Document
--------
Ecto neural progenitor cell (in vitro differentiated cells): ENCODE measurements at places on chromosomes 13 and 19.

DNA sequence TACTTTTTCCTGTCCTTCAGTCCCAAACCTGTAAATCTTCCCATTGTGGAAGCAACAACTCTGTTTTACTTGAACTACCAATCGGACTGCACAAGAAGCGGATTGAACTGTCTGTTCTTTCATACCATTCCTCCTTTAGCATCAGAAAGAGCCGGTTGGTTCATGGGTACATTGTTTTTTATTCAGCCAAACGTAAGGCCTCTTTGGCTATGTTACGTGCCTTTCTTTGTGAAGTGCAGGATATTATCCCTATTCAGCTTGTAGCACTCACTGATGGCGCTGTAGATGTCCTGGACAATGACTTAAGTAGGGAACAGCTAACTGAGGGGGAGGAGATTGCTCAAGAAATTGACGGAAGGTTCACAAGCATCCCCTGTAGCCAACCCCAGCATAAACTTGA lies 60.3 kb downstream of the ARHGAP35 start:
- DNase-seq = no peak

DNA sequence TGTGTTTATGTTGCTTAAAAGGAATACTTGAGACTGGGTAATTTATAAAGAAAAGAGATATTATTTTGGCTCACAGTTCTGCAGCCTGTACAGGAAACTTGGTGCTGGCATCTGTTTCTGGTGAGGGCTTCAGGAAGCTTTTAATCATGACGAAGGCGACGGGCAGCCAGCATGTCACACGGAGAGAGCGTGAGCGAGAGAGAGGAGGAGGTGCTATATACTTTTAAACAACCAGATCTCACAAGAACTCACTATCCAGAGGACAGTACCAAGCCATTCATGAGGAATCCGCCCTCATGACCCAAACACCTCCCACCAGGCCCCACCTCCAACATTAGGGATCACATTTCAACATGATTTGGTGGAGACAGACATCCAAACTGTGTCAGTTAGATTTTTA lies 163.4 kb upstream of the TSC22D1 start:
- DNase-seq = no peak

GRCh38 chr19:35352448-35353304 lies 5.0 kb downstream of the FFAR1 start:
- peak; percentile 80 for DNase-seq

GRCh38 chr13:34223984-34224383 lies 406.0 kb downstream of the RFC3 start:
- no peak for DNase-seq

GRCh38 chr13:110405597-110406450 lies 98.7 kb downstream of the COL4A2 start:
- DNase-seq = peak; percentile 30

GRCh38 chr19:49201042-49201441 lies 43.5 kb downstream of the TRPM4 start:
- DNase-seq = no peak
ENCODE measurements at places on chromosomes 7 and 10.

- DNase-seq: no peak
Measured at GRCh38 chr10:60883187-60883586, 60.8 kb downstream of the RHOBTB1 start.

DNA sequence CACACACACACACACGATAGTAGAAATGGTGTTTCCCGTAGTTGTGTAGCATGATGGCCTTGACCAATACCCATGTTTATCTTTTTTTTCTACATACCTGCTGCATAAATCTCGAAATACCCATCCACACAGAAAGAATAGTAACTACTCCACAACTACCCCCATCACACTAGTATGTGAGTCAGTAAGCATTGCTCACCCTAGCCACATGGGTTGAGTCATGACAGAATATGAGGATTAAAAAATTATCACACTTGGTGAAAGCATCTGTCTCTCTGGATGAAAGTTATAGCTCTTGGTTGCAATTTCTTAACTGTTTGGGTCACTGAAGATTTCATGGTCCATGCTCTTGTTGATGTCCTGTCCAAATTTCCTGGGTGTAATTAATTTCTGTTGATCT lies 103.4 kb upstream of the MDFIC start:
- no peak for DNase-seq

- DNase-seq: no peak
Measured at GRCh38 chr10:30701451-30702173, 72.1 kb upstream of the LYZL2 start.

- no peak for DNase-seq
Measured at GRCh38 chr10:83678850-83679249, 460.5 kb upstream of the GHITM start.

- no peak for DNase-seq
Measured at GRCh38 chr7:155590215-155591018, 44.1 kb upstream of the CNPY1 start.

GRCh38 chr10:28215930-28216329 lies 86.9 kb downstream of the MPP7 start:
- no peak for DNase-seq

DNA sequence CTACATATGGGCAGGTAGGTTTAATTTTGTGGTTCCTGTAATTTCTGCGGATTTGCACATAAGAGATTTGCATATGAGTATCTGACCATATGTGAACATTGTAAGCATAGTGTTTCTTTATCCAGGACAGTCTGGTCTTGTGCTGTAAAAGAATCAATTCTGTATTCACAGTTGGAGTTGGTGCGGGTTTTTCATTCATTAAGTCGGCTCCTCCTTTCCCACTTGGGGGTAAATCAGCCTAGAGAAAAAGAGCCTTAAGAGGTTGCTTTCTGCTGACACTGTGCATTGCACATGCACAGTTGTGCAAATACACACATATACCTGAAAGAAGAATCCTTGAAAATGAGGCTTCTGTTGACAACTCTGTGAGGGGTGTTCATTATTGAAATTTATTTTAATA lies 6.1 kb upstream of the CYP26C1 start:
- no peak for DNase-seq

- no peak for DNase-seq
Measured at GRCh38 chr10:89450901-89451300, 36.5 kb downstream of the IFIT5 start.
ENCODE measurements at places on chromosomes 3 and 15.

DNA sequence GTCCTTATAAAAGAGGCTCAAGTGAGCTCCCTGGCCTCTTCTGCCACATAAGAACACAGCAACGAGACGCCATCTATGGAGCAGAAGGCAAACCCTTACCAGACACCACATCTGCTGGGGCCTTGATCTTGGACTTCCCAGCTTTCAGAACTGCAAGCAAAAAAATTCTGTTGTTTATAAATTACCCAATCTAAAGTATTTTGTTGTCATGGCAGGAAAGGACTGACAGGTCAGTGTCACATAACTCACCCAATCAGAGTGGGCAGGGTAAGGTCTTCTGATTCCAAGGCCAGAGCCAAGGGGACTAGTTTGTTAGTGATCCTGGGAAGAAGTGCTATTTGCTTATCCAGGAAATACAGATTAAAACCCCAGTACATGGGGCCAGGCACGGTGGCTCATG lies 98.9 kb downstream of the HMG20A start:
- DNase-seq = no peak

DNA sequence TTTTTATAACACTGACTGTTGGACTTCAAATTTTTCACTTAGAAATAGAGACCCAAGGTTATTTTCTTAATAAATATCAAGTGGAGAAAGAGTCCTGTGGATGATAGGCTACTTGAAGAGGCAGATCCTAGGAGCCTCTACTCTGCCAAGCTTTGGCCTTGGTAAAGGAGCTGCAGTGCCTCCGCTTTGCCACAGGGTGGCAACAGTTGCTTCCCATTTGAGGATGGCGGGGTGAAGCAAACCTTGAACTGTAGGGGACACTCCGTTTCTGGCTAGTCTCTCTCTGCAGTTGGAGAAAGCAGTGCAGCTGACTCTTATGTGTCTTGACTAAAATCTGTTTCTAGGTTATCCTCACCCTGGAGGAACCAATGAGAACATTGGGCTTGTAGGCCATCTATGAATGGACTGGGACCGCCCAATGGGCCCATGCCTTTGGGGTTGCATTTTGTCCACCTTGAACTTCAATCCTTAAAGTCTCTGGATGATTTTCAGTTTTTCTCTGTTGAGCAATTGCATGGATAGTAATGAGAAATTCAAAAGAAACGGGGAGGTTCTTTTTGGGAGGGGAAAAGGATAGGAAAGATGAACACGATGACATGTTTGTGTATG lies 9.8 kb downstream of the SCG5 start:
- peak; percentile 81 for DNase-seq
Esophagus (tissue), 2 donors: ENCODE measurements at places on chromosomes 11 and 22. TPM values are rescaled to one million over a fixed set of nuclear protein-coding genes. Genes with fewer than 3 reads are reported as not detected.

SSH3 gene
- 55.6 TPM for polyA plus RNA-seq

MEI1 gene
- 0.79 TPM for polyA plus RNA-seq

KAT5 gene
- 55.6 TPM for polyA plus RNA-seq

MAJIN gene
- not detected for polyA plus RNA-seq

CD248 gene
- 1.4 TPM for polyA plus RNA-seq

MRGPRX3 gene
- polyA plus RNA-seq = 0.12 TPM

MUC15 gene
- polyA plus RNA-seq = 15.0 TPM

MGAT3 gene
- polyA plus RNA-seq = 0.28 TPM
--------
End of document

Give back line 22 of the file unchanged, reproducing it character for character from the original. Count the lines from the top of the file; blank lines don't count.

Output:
Measured at GRCh38 chr10:83678850-83679249, 460.5 kb upstream of the GHITM start.